To further reduce its infrared signature, the YF-23 featured an innovative cooling system that efficiently dissipated heat generated by its engines. Using a similar system to the B-2 Spirit, a stealth bomber also developed by Northrop Grumman, the exhaust gases were “transpiration cooled” by projecting them on tiles fitted around the nozzles to absorb the heat. This system allowed the aircraft to minimize its thermal emissions, making it less susceptible to infrared-guided missiles.
Performance and avionics
The YF-23 boasted outstanding performance characteristics, including high speed, agility and range. Powered by two advanced turbofan engines, the aircraft was capable of supercruise, meaning it could reach supersonic speeds without the need for afterburners, enabling it to fly faster and consume less fuel than many of its contemporary counterparts, while also reducing its infrared signature. Its high cruising speed and long-range capabilities gave it a significant tactical advantage, allowing it to cover vast distances in shorter time frames.
Among the two constructed aircraft prototypes, the initial YF-23 (PAV-1 “Spider”) was equipped with Pratt & Whitney YF119 engines, while the second one (PAV-2 “Grey Ghost”) utilized General Electric YF120 engines. The prototypes were designed with two turbofan engines, each housed in a distinct engine nacelle featuring S-ducts. These S-ducts were positioned on either side of the aircraft’s spine, serving to protect the engine axial compressors from radar waves.
The YF-23’s cockpit featured state-of-the-art avionics and fly-by-wire technology, providing pilots with improved situational awareness and ease of control. Its advanced radar system allowed for long-range target detection and tracking, ensuring a clear advantage in both air-to-air and air-to-ground engagements.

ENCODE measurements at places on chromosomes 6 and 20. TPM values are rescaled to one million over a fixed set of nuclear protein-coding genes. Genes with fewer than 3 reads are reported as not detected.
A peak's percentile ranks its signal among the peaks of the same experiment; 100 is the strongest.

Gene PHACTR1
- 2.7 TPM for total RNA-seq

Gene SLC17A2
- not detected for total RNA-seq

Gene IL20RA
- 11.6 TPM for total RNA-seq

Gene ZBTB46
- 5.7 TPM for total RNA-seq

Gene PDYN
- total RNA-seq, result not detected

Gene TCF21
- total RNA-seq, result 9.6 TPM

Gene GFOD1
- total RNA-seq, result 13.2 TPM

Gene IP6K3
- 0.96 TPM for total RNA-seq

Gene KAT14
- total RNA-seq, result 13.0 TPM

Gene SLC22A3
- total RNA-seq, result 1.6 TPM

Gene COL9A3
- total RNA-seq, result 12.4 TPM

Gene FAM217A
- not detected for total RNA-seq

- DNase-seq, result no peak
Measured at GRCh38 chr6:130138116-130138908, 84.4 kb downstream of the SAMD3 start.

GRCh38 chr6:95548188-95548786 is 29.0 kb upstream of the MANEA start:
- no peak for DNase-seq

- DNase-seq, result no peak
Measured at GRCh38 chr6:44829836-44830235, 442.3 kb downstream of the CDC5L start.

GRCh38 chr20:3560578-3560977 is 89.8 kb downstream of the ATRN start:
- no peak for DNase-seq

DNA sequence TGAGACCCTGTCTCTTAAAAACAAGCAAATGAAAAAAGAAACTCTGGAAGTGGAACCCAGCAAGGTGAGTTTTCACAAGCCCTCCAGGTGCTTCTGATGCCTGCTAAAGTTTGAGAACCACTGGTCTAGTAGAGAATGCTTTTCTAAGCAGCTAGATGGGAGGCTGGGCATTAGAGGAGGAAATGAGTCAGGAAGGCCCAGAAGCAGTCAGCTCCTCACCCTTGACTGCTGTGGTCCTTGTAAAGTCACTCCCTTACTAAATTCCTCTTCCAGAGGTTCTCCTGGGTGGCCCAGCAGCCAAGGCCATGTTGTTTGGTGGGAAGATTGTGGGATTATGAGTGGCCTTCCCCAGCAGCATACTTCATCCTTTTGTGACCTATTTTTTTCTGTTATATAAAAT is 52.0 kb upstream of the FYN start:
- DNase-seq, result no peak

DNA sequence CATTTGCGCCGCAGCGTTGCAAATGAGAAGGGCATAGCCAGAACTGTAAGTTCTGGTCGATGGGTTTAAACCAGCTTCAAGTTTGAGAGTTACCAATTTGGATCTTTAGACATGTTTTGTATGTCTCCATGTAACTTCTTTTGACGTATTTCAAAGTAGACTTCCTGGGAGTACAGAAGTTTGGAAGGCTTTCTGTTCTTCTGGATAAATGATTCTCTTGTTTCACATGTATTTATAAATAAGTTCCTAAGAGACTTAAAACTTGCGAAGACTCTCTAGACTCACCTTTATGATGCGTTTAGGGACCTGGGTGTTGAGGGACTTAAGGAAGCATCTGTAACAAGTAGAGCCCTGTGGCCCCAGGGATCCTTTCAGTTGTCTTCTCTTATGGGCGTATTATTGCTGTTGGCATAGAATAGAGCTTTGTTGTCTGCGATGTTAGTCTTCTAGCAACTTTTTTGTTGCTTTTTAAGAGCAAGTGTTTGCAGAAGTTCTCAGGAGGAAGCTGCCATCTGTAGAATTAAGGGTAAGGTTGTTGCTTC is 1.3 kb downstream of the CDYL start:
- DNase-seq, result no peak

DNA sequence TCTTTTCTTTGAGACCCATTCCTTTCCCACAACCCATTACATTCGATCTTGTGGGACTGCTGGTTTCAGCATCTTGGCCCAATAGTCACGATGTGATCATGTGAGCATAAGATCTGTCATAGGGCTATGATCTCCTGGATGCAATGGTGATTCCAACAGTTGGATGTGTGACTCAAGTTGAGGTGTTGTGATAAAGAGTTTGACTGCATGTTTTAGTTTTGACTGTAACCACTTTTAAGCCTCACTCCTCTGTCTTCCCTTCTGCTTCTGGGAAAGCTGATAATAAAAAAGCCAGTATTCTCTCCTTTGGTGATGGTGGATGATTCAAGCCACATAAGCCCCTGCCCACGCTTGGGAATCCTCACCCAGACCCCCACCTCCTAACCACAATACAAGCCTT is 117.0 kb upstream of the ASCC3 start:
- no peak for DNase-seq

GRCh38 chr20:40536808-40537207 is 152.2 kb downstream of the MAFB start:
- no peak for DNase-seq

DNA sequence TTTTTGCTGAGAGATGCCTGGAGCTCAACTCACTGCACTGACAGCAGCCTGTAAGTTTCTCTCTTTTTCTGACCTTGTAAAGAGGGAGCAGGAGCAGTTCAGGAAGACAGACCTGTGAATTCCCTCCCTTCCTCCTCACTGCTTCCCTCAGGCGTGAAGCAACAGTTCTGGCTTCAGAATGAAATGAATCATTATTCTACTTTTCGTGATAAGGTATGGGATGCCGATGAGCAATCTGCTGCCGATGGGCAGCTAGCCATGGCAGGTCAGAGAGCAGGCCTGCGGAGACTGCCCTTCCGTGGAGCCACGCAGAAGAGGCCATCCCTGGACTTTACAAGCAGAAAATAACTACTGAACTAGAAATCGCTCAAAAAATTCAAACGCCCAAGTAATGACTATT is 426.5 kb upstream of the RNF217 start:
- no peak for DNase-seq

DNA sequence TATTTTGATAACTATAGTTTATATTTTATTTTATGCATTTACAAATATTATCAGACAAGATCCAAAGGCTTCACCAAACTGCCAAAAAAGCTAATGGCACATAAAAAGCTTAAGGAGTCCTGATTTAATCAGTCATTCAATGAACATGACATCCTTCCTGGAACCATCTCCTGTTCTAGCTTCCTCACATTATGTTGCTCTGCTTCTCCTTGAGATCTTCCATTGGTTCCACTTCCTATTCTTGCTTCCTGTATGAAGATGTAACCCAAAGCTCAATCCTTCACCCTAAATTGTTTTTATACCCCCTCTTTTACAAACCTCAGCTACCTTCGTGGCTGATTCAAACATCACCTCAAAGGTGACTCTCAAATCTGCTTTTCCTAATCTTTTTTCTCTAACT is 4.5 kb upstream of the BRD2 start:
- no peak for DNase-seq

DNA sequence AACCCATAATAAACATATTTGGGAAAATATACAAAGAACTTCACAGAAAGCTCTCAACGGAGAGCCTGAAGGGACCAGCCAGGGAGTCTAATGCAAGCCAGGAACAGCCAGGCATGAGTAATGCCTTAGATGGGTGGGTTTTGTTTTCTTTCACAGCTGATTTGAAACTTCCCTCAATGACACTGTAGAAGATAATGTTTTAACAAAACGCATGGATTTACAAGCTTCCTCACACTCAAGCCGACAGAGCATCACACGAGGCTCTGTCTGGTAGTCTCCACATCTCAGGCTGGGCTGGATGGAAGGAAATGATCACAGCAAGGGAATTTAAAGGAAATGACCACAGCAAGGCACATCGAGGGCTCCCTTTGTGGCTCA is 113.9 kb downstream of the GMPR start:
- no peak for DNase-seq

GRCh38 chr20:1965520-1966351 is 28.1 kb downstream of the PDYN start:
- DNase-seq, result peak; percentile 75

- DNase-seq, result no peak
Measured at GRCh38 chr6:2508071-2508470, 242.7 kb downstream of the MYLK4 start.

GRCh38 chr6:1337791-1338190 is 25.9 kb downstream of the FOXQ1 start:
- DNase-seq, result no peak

|Crew||1 (Single-seat configuration)|
|Wingspan||43 feet 7 inches (13.28 meters)|
|Length||67 feet 5 inches (20.55 meters)|
|Height||13 feet 11 inches (4.24 meters)|
|Empty Weight||29,000 lbs (13,154 kg)|
|Maximum Takeoff Weight||Approximately 80,000 lbs (36,287 kg)|
|Powerplant||2 x Pratt & Whitney YF119-PW-100 or General Electric YF12 low-bypass turbofan engines|
|Thrust||35,000 pounds (160 kilonewtons)|
|Maximum Speed||At high altitudes a speed of Mach 2.2 (1,450 mph or 2,335 km/h)|
|Range||2,424 nautical miles (2,789 miles or 4,489 kilometers)|
|Service Ceiling||65,000 feet (20,000 meters)|
|Armament (none were tested but provisions incorporated)||1 × 20 mm (0.79 in) M61 Vulcan cannon 4 × medium-range air-to-air missiles (AIM-120 AMRAAM or AIM-7 Sparrow) 2 × short-range air-to-air missiles (AIM-9 Sidewinder)|
|Combat range||651 to 695 nautical miles (749 to 800 miles or 1,206 to 1,287 kilometers)|
Is there a future ahead for the YF-23 Black Widow II?
In late 2004, Northrop Grumman submitted a proposal for a bomber based on the YF-23 to address the USAF’s requirement for an interim bomber. This proposal was in competition with the FB-22 and B-1R concepts. However, in 2016, the Air Force ultimately selected Northrop’s long-range B-21 bomber instead of reviving the YF-23 Black Widow.